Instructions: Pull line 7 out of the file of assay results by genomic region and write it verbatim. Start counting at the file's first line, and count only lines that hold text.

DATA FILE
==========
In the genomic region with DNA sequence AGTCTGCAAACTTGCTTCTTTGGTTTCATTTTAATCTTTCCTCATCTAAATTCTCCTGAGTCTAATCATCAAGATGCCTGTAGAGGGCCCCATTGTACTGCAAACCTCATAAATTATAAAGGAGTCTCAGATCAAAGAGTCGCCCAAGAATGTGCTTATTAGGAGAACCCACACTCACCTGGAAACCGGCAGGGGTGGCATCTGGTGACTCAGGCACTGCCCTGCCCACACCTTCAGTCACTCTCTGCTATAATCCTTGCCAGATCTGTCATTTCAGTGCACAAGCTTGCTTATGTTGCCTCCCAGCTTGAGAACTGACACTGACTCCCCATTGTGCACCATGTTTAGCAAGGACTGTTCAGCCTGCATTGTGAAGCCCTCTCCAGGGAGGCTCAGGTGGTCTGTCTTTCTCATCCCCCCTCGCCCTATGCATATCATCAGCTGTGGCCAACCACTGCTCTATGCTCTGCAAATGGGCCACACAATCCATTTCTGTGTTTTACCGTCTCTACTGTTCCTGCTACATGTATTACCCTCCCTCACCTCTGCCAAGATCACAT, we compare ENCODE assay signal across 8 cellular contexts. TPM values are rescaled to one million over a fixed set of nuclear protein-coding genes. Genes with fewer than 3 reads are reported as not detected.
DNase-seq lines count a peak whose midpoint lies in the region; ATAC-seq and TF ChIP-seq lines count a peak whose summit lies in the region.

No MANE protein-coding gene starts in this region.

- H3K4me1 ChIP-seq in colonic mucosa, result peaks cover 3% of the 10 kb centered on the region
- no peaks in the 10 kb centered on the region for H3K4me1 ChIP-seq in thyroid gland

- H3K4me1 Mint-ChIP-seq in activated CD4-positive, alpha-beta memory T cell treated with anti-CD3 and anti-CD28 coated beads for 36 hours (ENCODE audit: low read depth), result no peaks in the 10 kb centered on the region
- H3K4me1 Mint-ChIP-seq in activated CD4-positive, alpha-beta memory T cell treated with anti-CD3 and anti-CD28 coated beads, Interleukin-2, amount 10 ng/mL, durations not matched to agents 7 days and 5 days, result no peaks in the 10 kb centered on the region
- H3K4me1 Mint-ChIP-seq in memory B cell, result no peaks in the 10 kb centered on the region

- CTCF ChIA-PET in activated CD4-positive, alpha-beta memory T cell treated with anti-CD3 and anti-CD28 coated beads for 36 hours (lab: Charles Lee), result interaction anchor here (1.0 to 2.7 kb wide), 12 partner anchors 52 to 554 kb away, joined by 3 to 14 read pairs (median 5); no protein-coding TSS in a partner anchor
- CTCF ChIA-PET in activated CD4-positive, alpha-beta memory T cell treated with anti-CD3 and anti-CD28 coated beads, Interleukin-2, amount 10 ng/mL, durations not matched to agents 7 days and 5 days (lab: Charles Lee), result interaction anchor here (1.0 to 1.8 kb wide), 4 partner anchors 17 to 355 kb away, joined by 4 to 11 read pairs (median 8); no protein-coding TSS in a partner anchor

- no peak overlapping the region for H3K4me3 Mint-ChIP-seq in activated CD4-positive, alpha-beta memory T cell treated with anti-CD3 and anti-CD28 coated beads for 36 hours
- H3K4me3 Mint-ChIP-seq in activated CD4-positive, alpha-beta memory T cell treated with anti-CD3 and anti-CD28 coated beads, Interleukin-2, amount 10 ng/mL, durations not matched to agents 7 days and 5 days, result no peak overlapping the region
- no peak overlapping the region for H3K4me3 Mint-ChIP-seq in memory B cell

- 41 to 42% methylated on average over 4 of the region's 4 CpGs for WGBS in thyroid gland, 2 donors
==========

- H3K4me1 Mint-ChIP-seq in activated CD4-positive, alpha-beta memory T cell treated with anti-CD3 and anti-CD28 coated beads, Interleukin-2, amount 10 ng/mL, durations not matched to agents 7 days and 5 days, result no peaks in the 10 kb centered on the region